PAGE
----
Trump Team Defends Amended Pennsylvania Lawsuit, Which Legal Experts Say Won't Block Biden Win

The Trump campaign has defended its shift in legal tack in Pennsylvania after several counts were cut from its key election lawsuit in the state, with further questions arising as to whether such action will have any impact on the outcome.

Donald Trump's team has launched a number of legal efforts taking issue with counts in several states, with the president insisting foul play facilitated Joe Biden's success—including that in Pennsylvania, which networks called his way.

On Sunday, an amended version of its lawsuit in Pennsylvania's Third Circuit Court of Appeals was issued in which several counts were cut—with those remaining shifting these to focus on the issue of cured ballots, where voters were allowed to correct issues on those which had been submitted early.

Previously, there had been counts targeting what the campaign claims to have been more than 680,000 votes tabulated without what it deemed sufficient external scrutiny throughout and the alleged illegality of this. While this issue is still raised within the complaint, counts directly relating to it have been removed.

"We are still making the strong argument that 682,479 ballots were counted in secret," Tim Murtaugh, director of communications for the Trump 2020 campaign, said in a statement shared with Newsweek.

"Our poll watchers were denied the legal right to meaningful access to vote counting and we still have that claim in our complaint. We reserved our rights to make that argument."

The campaign is arguing now predominantly its contention that the state's Equal Protection Clause has been followed, which "requires every county in the Commonwealth to enforce and apply the same standards and procedures for an election."

Murtaugh and Trump's personal lawyer Rudy Giuliani have argued against media reports, taking particular issue with The Washington Post, which said the argument over the observation of ballots had been ditched.

Giuliani said, in a statement released through the campaign, that it was "routine for attorneys to file amended complaints to tighten the claim."

The release containing these quotes also suggested the campaign had "strategically tried to restructure its lawsuit." It referred to a ruling in an unrelated Third Circuit Court of Appeals case which it said impacted its tactic.

While the comments regarding these allegedly unobserved votes remain in the complaint, Douglas Spencer, professor of law and public policy at UCONN School of law, who teaches election law, told Newsweek that the counts now only refer to the curing of ballots and discrepancies between counties.

He added that this means despite the allegations of a lack of observation over vote counts remaining, the court will not be able to rule on this point.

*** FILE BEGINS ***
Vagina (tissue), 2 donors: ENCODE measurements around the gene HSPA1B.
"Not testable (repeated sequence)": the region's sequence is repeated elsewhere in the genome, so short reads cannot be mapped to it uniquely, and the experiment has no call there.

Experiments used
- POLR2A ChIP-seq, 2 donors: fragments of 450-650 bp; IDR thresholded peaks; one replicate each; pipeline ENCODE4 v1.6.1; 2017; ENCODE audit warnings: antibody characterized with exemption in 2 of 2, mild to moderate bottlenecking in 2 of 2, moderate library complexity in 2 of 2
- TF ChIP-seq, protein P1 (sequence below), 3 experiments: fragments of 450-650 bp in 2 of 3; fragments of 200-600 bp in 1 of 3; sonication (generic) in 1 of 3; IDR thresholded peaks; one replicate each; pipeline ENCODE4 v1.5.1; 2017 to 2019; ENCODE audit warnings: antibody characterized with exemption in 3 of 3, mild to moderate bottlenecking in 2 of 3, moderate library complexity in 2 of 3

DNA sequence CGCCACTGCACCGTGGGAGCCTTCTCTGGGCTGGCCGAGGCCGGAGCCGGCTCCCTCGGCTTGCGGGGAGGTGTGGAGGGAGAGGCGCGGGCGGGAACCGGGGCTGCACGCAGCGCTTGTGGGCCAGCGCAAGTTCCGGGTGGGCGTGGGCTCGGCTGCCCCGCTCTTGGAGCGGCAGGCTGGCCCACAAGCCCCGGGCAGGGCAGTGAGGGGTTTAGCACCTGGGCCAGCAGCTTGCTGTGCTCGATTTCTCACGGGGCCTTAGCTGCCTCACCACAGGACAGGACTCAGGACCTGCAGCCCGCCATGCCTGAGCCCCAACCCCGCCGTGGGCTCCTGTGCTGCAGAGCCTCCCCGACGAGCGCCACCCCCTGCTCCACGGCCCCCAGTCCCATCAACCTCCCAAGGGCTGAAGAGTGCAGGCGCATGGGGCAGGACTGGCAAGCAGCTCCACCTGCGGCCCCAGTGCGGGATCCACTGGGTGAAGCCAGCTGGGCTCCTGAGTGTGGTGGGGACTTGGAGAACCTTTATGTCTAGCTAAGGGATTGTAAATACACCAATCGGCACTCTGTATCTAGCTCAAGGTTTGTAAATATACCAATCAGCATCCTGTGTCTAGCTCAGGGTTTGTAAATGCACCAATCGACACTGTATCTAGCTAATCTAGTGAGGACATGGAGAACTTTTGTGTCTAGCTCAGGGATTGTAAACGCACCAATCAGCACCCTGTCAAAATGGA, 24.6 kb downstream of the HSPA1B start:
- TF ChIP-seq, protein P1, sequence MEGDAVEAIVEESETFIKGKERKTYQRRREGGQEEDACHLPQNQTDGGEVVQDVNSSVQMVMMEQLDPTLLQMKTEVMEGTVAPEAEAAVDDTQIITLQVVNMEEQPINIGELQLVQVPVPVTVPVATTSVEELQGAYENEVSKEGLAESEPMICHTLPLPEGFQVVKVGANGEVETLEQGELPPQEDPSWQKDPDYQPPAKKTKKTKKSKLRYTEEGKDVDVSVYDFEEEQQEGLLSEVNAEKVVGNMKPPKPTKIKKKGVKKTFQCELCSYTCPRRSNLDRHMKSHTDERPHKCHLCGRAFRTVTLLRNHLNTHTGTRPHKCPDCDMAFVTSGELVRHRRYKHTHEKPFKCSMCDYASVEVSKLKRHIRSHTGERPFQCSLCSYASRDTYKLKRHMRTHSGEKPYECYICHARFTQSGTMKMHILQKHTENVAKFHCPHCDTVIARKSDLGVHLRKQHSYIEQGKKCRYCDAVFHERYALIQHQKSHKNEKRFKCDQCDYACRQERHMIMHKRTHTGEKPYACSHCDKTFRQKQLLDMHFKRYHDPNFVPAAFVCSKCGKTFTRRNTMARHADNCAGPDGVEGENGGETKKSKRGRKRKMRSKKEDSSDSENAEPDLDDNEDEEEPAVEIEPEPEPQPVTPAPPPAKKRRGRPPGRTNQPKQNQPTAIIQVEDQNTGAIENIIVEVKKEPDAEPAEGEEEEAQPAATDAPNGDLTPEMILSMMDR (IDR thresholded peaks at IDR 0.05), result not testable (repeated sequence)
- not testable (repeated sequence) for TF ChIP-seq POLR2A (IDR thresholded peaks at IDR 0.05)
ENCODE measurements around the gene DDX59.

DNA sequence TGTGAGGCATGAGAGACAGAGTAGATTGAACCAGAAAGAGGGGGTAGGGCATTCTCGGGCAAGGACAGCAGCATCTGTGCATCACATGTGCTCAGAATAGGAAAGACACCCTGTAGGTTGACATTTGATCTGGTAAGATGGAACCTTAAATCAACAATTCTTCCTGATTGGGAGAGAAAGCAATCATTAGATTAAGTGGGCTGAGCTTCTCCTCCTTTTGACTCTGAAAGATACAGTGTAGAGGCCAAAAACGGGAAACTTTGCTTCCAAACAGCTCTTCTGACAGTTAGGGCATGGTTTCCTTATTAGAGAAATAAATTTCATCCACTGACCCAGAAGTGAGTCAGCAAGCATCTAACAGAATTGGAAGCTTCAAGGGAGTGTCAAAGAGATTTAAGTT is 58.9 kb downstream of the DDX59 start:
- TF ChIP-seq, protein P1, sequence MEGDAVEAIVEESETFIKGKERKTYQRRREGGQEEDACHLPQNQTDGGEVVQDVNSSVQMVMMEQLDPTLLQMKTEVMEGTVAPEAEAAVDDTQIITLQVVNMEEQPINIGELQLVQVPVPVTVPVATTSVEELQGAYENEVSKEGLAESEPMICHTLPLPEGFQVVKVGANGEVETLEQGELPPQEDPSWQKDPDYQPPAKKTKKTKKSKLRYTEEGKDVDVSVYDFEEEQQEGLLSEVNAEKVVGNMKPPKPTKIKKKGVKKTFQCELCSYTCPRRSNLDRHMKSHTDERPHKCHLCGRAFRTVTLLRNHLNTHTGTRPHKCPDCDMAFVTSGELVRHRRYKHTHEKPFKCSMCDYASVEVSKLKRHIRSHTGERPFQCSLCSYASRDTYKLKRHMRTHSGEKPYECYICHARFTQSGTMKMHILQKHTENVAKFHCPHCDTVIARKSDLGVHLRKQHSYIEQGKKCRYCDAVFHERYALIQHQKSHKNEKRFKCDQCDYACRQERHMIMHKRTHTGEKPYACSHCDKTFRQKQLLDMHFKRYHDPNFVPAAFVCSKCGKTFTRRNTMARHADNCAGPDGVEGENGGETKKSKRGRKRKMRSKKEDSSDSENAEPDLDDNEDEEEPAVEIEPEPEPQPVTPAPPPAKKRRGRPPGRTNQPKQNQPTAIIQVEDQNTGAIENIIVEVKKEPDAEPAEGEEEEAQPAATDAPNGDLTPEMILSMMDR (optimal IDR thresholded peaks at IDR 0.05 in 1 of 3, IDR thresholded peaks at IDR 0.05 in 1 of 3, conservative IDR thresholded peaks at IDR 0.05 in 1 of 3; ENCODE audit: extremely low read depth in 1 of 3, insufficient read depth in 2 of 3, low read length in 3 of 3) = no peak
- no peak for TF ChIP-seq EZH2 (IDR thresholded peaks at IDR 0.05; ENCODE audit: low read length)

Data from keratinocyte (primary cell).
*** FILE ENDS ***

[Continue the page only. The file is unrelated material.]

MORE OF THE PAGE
"The only legal allegations remaining in Pennsylvania are related to Secretary Bookvar's inconsistent messaging on curing ballots and the disparate approach between counties with respect to curing defective absentee and mail-in ballots," Spencer said.

"'Counts' in a civil case are akin to 'charges' in a criminal case. Regardless of what is said out of court on Twitter, or even in the amended complaint's description of the facts, the court can only rule on the merits of the alleged counts."

In further comments to Newsweek, Murtaugh said: "We preserved our right to make those arguments at trial."

Each of the remaining counts began with "plaintiffs incorporate each of the prior allegations in this complaint."

Joshua A. Douglas, Ashland, Inc-Spears Distinguished Research Professor of Law at the University of Kentucky, said from a recent submission from the plaintiffs it appeared they would be focused on the ballot curing issues predominantly. He had not fully reviewed the amended complaint.

Commenting on the Trump campaign's legal strategy more widely, he said: "As a general matter, the Trump campaign's media rhetoric has not matched its actual claims in court."

He added that in his opinion it does not appear any of the actions could actually change the final election outcome.

"But I think the overall point is that there's no merit to these lawsuits and we shouldn't be reporting on them as if they have any chance at changing the outcome," he said.

"The only goal is to undermine people's faith in the legitimacy of the election and to raise money to pay of the Trump campaign debt."

The campaign has launched a raft of legal action, with Trump insisting foul play has led to Biden's electoral success. Trump for the first time acknowledge Biden as victorious over the weekend, though said this was only due to the election being rigged. He has insisted that if only the votes he deems to have been made legally are counted, he will be victorious.

Newsweek has contacted Pennsylvania Secretary of State Kathy Bookvar for comment.

Attorney for the President, Rudy Giuliani, speaks at a news conference in the parking lot of Four Seasons Total Landscaping on November 7, 2020 in Philadelphia. The Trump team has defended its legal actions as it pushes back against tabulations of results in the 2020 election. Bryan R. Smith/AFP via Getty Images

Editor's Picks

Newsweek cover
  • Newsweek magazine delivered to your door
  • Unlimited access to
  • Ad free experience
  • iOS and Android app access
  • All newsletters + podcasts
Newsweek cover
  • Unlimited access to
  • Ad free experience
  • iOS and Android app access
  • All newsletters + podcasts